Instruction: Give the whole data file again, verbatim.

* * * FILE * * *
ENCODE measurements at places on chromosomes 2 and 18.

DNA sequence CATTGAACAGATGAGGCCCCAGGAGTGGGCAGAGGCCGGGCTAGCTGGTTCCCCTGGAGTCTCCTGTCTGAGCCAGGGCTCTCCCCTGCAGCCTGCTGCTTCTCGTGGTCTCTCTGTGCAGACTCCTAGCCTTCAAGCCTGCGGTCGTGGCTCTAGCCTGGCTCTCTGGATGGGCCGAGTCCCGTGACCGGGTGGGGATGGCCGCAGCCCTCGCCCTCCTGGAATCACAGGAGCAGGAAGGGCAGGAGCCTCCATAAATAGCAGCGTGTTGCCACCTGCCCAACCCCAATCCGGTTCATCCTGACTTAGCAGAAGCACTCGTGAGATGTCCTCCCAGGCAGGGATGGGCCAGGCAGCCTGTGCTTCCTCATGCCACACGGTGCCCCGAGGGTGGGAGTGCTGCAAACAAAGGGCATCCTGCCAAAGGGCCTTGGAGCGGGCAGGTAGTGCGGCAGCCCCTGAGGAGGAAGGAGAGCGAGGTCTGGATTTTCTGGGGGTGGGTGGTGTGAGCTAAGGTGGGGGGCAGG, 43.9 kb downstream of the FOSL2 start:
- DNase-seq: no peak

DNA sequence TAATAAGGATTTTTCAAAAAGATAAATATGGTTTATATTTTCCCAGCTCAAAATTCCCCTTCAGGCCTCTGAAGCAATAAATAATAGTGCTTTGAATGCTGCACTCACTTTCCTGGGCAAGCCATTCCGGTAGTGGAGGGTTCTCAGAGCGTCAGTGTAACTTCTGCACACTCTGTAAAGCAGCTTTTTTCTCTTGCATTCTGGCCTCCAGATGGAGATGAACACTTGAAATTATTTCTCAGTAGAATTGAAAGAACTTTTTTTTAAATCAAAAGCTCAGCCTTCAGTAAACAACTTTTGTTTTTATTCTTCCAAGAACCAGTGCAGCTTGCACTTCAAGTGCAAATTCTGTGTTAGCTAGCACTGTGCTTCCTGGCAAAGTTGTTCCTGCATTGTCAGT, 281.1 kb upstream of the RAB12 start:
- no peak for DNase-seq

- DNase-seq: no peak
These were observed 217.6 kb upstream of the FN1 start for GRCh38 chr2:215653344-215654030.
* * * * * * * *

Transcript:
ENCODE measurements at places on chromosomes 2 and 18.

DNA sequence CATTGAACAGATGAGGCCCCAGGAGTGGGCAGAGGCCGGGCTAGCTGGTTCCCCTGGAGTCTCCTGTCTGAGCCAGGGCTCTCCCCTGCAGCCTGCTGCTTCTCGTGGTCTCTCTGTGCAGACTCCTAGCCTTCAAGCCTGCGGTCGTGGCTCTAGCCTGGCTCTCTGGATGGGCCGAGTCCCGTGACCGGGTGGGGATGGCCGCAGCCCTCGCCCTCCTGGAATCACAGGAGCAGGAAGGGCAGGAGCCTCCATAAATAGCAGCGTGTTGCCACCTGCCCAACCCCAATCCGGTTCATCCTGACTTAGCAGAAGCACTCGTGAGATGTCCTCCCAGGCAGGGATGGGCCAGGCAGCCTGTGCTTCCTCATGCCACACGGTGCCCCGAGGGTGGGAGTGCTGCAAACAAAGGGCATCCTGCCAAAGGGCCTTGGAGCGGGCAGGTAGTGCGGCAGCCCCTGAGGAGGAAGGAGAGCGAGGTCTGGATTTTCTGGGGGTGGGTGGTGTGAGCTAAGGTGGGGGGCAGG, 43.9 kb downstream of the FOSL2 start:
- DNase-seq: no peak

DNA sequence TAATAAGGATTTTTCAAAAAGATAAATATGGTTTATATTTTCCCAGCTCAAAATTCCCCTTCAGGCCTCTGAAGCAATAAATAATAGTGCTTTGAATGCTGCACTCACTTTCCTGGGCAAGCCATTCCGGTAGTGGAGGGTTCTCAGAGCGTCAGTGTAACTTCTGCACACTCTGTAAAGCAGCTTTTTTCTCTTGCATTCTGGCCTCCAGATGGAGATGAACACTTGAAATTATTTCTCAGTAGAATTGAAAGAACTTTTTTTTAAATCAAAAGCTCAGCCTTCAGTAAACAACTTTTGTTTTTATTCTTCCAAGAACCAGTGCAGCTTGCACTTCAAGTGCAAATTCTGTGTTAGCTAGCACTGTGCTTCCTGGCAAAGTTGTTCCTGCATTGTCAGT, 281.1 kb upstream of the RAB12 start:
- no peak for DNase-seq

- DNase-seq: no peak
These were observed 217.6 kb upstream of the FN1 start for GRCh38 chr2:215653344-215654030.